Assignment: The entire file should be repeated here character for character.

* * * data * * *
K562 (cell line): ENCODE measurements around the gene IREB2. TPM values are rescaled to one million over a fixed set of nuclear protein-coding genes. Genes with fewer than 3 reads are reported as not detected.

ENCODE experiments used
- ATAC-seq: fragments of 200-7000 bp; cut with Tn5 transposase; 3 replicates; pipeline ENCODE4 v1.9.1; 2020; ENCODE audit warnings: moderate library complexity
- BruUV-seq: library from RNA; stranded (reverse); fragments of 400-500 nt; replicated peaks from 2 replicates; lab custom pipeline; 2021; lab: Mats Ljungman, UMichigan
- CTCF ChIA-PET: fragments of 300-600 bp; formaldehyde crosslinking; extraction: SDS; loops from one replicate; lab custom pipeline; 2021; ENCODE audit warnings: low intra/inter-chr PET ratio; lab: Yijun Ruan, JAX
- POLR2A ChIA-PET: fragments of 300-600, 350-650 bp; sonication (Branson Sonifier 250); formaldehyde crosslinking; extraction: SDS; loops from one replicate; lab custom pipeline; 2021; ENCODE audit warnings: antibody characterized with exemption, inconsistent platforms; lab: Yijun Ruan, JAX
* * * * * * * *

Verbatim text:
K562 (cell line): ENCODE measurements around the gene IREB2. TPM values are rescaled to one million over a fixed set of nuclear protein-coding genes. Genes with fewer than 3 reads are reported as not detected.

ENCODE experiments used
- ATAC-seq: fragments of 200-7000 bp; cut with Tn5 transposase; 3 replicates; pipeline ENCODE4 v1.9.1; 2020; ENCODE audit warnings: moderate library complexity
- BruUV-seq: library from RNA; stranded (reverse); fragments of 400-500 nt; replicated peaks from 2 replicates; lab custom pipeline; 2021; lab: Mats Ljungman, UMichigan
- CTCF ChIA-PET: fragments of 300-600 bp; formaldehyde crosslinking; extraction: SDS; loops from one replicate; lab custom pipeline; 2021; ENCODE audit warnings: low intra/inter-chr PET ratio; lab: Yijun Ruan, JAX
- POLR2A ChIA-PET: fragments of 300-600, 350-650 bp; sonication (Branson Sonifier 250); formaldehyde crosslinking; extraction: SDS; loops from one replicate; lab custom pipeline; 2021; ENCODE audit warnings: antibody characterized with exemption, inconsistent platforms; lab: Yijun Ruan, JAX